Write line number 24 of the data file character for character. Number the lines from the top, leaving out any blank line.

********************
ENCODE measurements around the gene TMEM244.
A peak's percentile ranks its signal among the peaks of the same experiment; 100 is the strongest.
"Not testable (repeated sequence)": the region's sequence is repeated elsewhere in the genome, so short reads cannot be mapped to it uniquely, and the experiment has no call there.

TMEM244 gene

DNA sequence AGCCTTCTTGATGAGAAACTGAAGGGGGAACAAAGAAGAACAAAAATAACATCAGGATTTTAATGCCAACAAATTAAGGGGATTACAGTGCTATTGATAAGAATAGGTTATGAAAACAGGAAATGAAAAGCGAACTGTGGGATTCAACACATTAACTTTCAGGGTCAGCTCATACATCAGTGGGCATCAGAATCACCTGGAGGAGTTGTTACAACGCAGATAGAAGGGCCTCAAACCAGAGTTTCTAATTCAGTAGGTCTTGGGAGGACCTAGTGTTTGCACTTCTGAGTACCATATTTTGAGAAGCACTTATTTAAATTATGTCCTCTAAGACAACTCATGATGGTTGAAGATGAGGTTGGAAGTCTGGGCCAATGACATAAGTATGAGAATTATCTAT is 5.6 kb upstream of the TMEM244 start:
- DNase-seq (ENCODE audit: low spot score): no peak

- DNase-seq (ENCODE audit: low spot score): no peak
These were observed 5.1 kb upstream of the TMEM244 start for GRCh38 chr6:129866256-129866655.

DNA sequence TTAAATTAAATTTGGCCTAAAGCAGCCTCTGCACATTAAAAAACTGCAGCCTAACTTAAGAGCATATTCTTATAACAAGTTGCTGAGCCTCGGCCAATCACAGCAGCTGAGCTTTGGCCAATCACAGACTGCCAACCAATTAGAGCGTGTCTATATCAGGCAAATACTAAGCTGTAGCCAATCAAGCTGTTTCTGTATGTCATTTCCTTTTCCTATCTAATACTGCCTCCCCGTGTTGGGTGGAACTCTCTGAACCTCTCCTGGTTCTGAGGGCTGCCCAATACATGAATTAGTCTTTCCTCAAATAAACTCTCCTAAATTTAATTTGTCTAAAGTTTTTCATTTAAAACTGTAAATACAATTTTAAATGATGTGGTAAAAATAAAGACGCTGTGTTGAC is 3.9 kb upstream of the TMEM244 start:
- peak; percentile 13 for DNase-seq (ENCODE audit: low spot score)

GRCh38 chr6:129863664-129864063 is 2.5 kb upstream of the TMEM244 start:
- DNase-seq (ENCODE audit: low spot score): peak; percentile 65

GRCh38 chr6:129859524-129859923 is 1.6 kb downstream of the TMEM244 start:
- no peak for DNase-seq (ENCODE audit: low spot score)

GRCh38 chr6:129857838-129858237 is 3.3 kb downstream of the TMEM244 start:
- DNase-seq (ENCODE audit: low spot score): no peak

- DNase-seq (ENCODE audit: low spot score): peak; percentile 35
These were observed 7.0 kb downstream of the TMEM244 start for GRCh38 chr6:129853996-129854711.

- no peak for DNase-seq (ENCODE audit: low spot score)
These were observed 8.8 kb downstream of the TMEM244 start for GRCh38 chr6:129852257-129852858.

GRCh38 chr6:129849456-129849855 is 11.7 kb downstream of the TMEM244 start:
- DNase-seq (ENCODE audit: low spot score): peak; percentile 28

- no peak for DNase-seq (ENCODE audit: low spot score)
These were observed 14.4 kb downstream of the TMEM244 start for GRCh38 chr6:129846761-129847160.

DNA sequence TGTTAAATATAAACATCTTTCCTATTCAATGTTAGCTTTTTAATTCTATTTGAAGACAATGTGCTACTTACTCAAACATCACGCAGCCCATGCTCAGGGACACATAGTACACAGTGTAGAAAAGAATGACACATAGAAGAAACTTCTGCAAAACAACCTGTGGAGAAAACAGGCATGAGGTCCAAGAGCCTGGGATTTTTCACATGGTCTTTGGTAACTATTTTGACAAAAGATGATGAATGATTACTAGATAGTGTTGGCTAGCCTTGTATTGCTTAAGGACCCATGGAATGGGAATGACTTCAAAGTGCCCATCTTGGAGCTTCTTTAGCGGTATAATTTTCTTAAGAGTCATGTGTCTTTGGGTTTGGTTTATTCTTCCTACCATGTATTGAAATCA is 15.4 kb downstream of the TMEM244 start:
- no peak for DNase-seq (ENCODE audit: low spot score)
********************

These were observed 14.4 kb downstream of the TMEM244 start for GRCh38 chr6:129846761-129847160.